Ugandan LRA rebel leader to go on trial at war crimes court

The Hague (AFP) - The International Criminal Court ruled Wednesday there is enough evidence to try notorious Lord's Resistance Army commander Dominic Ongwen for crimes committed in Uganda, including keeping sex slaves and recruiting child soldiers.

The Hague-based tribunal's judges "confirmed 70 charges brought by the prosecutor against Dominic Ongwen," saying "there are substantial grounds to believe that Dominic Ongwen is responsible" for crimes including murder, rape, sexual slavery, torture and conscripting children under the age of 15.

Ongwen, who surrendered early last year and was handed over to the ICC, is the only senior LRA commander currently in the court's custody.

Known as the "White Ant" in his native Acholi language, Ongwen is charged with war crimes and crimes against humanity for his role from 2002 to 2005 in the rebel group's reign of terror in northern Uganda, led by its elusive chief and fellow ICC suspect Joseph Kony.

A former child-soldier-turned-warlord, Ongwen was Kony's one-time deputy and one of the most senior commanders of the LRA, which is accused of slaughtering more than 100,000 people and abducting 60,000 children in a bloody rebellion against Kampala that began in 1986.

Prosecutors in January at a hearing to confirm charges against Ongwen told the ICC's judges he was the "tip of the spear" of the group that has sown terror across several countries in central and eastern Africa.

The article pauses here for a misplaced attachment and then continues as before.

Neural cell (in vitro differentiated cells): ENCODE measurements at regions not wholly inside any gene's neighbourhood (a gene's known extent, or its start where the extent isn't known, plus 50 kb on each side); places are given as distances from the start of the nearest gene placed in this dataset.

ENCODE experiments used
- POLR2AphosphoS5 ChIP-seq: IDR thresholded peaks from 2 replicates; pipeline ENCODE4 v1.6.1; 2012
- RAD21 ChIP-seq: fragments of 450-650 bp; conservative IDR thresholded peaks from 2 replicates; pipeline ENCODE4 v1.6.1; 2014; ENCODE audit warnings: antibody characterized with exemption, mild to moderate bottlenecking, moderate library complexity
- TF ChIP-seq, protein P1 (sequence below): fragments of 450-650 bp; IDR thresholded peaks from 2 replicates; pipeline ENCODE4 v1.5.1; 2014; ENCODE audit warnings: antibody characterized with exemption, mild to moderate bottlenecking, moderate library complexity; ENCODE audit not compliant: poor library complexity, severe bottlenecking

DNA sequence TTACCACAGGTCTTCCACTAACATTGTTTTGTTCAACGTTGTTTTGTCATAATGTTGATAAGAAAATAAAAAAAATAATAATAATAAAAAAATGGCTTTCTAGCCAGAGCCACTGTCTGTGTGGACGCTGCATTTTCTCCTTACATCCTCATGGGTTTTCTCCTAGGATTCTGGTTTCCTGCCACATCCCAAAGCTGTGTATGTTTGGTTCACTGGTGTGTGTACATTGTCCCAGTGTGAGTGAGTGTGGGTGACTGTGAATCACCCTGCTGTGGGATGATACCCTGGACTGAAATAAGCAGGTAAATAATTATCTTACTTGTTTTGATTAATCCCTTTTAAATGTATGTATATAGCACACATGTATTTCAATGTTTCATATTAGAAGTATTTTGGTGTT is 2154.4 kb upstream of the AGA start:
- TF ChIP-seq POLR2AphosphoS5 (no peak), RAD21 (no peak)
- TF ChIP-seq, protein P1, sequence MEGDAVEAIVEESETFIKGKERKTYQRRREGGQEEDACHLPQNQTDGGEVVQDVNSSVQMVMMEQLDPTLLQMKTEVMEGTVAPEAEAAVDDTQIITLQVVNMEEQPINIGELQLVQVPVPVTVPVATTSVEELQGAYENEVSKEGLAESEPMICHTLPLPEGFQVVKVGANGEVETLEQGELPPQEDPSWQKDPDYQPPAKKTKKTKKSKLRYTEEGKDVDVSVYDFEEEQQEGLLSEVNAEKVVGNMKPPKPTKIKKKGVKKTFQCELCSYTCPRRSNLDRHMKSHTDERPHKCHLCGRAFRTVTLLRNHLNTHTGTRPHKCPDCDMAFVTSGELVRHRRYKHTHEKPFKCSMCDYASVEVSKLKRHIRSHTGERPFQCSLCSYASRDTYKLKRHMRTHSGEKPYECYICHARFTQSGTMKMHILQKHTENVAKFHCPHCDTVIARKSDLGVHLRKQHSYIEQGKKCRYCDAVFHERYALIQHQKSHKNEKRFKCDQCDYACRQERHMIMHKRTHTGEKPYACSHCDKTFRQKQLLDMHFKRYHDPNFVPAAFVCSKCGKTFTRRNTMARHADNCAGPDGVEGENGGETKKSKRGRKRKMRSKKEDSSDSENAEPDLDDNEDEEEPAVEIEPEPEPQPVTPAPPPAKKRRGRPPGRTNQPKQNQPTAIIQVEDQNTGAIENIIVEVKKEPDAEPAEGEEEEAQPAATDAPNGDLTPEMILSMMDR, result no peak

Ongwen, who is about 40 years old, allegedly ordered the killings of civilians as well as the abduction and enslavement of children to be rebel soldiers as the LRA attacked helpless villages across the northern Ugandan countryside, prosecutors said.

Witnesses to the carnage said Ongwen ordered his hostages, at least on one occasion, to "kill, cook and eat civilians," prosecutors said.

The hearing was also shown graphic images of bodies of LRA victims, burnt-out huts and the abandoned corpses of children during the January 21 hearing.

- Ten commandments -

The LRA first emerged in northern Uganda in 1986, where it claimed to fight in the name of the Acholi ethnic group against the government of Ugandan President Yoweri Museveni.

But over the years it has moved freely across porous regional borders, shifting from Uganda to sow terror in southern Sudan before heading into northeastern Democratic Republic of Congo, and finally crossing into southeastern Central African Republic in March 2008.

Combining religious mysticism with a bent for astute guerrilla tactics and bloodthirsty ruthlessness, Kony has turned scores of young girls into his personal sex slaves while claiming to be fighting to impose the Bible's Ten Commandments.

Ongwen's own troops were notorious for their punishment raids, during which they would slice off victims' lips and ears as a grim calling card.

Born in 1975, Ongwen was transferred to The Hague more than a year ago shortly after he unexpectedly surrendered to US special forces operating in the Central African Republic.

Rights groups point out Ongwen was himself initially a victim -- abducted at 14 by the LRA as he was walking to school -- which may prove a mitigating factor in sentencing if he is found guilty at trial.

Kony remains on the run despite an intense manhunt backed by US special forces.

So far this year alone the LRA has captured more than 200 people in the CAR, a quarter of them children, human rights groups said earlier this month.